Abstinence First, Absolutely

Beginning the Process of Abstinence

There are two schools of thought about the strategy for surrendering to a food plan. One says that it is best to proceed incrementally. The other says that it is best eliminate all dangerous food and triggers at once. There is an abundance of experience that both of these strategies work well for some people, and many “true believer” arguments that their way is the only way among those for whom their food plan or their strategy has worked.

There are many old–timers who will say very truthfully and helpfully that their abstinence evolved. Maybe they were only willing and able to give up “junk food” or eating between meals at first, but they did, and this showed them both that abstinence worked and that there were further issues of abstinence to which they needed to attend.

Also, there are people who were able to use certain foods in early recovery, e.g., diet drinks, but later the caffeine or the NutraSweet or some other ingredient was something they could not handle; as they would say the disease progresses even while we are in recovery. On the other hand, recovery is also progressive; what we could tolerate physically in early recovery becomes a problem as we recover more mentally, emotionally and spiritually.

There are also old-timers who will say that until they put down all their major addictive foods, they were not able to maintain their abstinence from any of them. They found that when they put down ice cream, they eventually picked up bread, and bingeing on bread brought them back to the sugar. Others found that though they appeared to have control regarding a particular food, e.g. wheat or a sugar-free desert, it was giving them low-level cravings which in the long run made it impossible for them to sustain their abstinence over their major binge foods, or they started overeating with volume.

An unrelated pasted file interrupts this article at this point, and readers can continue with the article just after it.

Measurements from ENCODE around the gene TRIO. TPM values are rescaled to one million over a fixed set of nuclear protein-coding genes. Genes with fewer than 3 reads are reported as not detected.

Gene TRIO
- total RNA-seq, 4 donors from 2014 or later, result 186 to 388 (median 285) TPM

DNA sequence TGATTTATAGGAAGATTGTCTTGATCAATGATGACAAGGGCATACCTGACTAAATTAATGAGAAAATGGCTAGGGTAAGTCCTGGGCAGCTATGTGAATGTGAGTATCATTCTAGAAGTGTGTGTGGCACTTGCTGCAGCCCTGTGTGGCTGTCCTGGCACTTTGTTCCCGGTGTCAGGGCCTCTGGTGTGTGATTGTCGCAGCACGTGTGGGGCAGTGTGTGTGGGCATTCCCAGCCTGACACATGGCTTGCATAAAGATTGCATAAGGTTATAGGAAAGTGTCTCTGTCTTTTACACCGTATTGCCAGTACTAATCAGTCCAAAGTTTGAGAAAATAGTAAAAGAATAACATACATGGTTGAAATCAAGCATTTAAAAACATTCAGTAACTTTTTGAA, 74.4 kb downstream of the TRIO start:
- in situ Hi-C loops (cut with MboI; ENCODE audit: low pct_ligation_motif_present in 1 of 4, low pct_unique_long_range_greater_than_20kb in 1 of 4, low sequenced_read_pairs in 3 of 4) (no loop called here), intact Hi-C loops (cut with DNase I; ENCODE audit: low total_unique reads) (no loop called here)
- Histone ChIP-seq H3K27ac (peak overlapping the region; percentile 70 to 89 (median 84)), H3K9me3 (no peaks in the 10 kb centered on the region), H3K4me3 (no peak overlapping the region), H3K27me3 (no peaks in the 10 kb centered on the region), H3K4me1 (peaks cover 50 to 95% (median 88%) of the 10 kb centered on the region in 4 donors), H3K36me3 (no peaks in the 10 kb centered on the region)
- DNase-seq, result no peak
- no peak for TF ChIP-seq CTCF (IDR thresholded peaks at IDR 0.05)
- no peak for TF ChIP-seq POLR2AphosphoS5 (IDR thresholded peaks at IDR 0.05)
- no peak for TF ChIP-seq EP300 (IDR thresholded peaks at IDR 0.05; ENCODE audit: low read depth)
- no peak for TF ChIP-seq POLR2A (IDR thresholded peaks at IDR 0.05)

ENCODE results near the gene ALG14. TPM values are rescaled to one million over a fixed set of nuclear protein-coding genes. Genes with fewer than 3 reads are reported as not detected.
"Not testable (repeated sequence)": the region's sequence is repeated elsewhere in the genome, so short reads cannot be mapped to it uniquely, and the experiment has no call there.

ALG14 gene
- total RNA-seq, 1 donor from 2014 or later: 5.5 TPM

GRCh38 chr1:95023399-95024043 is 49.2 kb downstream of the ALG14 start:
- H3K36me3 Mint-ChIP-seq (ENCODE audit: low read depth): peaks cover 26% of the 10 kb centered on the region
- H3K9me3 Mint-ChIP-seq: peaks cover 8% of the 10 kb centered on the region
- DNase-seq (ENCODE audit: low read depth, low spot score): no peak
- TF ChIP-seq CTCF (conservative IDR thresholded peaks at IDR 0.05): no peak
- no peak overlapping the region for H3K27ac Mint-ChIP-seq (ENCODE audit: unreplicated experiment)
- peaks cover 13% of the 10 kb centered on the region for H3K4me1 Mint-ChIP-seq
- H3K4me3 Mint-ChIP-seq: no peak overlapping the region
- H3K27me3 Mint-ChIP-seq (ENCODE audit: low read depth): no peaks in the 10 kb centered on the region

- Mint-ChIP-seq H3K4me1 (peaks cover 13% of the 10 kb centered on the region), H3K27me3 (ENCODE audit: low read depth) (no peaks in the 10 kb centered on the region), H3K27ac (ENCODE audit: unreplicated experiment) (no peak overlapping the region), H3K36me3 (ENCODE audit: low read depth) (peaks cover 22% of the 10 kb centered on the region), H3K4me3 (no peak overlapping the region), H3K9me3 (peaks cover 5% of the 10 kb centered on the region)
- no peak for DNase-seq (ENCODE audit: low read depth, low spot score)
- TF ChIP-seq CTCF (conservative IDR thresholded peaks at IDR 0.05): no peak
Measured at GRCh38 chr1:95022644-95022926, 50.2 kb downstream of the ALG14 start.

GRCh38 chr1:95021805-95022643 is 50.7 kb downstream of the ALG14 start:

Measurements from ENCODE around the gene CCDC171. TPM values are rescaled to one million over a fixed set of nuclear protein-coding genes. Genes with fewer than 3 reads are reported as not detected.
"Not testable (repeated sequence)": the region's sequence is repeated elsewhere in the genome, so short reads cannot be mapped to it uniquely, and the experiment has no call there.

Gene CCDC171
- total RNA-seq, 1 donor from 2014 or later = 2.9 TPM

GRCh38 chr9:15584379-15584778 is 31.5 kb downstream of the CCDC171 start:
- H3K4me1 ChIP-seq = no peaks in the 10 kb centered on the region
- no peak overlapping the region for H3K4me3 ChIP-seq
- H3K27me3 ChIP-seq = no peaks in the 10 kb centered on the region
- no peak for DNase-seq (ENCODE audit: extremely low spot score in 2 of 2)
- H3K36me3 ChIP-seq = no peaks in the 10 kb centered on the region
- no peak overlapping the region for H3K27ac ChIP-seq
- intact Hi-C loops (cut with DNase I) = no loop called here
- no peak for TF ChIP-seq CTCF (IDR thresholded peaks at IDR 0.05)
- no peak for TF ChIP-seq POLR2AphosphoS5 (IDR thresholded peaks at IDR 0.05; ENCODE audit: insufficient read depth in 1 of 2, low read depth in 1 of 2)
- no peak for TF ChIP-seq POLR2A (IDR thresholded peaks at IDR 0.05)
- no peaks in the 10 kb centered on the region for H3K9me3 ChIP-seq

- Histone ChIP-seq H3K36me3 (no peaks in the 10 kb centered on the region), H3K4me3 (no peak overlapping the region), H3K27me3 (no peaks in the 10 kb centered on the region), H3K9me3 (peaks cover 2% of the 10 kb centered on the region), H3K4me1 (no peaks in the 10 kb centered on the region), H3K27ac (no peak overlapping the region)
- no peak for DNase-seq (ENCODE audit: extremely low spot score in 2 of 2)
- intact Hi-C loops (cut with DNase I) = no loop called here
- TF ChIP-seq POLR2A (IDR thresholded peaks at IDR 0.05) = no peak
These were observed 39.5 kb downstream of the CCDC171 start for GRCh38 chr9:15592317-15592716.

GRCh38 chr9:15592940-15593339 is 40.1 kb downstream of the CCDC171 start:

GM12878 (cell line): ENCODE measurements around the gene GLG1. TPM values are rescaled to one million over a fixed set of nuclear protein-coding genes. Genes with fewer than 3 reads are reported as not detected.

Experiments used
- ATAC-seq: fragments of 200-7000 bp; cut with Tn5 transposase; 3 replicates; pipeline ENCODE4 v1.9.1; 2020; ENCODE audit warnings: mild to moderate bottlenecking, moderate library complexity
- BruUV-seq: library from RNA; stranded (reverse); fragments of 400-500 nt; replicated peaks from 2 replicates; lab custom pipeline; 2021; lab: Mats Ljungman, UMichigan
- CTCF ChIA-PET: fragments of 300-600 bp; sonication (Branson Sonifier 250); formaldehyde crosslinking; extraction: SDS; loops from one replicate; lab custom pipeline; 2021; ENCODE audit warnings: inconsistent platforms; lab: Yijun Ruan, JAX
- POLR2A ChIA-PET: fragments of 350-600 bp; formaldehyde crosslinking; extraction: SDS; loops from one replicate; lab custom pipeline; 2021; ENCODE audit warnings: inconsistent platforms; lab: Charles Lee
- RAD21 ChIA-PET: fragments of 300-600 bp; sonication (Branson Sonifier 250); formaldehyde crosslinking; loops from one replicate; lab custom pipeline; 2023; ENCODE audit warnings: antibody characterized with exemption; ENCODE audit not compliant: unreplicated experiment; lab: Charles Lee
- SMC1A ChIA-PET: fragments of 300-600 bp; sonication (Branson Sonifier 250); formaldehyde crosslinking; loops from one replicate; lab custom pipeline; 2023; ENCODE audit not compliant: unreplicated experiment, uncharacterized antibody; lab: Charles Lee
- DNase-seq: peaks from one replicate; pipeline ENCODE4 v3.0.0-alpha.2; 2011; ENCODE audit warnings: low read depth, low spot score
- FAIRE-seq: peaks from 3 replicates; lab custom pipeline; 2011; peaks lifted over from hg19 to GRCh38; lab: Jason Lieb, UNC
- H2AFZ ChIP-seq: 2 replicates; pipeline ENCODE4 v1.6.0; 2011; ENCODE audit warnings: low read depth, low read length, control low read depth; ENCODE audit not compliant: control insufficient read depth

To the newcomer, all these details frequently appear very confusing. This is especially true because for many compulsive eaters, there are food plans and approaches to food abstinence that work for them but not other food addicts. And, of course, there are often food plans which will not work for them no matter how much other food addicts say that this is the only way. It is clear that while recovering food addicts have a lot to share with each other, we are only human, and this means that we all need a Power greater than ourselves.

We have this piece of advice: action is usually better than inaction. After consultation with those we most trust – and, if we choose, a period of prayer, it is always useful for the food addict to practice surrender. Even if there are ways that we are unwilling to surrender, it is helpful to practice going to the lengths that we can. Even if a particular surrender plan is not exactly the one that will work, it is worth exercising our spiritual muscles. In the matter of food plans, act boldly that learning and grace may abound.

© Phil Werdell, M.A.

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